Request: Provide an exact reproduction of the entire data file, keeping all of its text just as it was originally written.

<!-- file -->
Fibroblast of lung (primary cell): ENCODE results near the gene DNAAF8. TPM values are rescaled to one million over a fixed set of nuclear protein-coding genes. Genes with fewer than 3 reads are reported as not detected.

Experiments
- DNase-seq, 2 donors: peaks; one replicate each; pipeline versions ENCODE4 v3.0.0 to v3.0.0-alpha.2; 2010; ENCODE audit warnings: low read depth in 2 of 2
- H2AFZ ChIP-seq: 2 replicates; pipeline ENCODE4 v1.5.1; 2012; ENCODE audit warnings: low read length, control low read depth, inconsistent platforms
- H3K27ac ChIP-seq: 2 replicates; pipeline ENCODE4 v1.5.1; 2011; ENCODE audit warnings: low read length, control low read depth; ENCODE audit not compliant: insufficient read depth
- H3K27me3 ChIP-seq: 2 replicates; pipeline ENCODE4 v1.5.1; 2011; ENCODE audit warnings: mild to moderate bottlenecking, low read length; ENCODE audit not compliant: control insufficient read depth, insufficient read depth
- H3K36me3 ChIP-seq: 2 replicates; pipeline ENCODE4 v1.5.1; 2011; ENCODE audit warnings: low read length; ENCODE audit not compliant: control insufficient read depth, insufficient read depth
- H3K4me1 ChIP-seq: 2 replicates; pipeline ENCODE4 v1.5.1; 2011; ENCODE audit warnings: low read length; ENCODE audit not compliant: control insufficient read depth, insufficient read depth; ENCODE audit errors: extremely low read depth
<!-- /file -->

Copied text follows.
Fibroblast of lung (primary cell): ENCODE results near the gene DNAAF8. TPM values are rescaled to one million over a fixed set of nuclear protein-coding genes. Genes with fewer than 3 reads are reported as not detected.

Experiments
- DNase-seq, 2 donors: peaks; one replicate each; pipeline versions ENCODE4 v3.0.0 to v3.0.0-alpha.2; 2010; ENCODE audit warnings: low read depth in 2 of 2
- H2AFZ ChIP-seq: 2 replicates; pipeline ENCODE4 v1.5.1; 2012; ENCODE audit warnings: low read length, control low read depth, inconsistent platforms
- H3K27ac ChIP-seq: 2 replicates; pipeline ENCODE4 v1.5.1; 2011; ENCODE audit warnings: low read length, control low read depth; ENCODE audit not compliant: insufficient read depth
- H3K27me3 ChIP-seq: 2 replicates; pipeline ENCODE4 v1.5.1; 2011; ENCODE audit warnings: mild to moderate bottlenecking, low read length; ENCODE audit not compliant: control insufficient read depth, insufficient read depth
- H3K36me3 ChIP-seq: 2 replicates; pipeline ENCODE4 v1.5.1; 2011; ENCODE audit warnings: low read length; ENCODE audit not compliant: control insufficient read depth, insufficient read depth
- H3K4me1 ChIP-seq: 2 replicates; pipeline ENCODE4 v1.5.1; 2011; ENCODE audit warnings: low read length; ENCODE audit not compliant: control insufficient read depth, insufficient read depth; ENCODE audit errors: extremely low read depth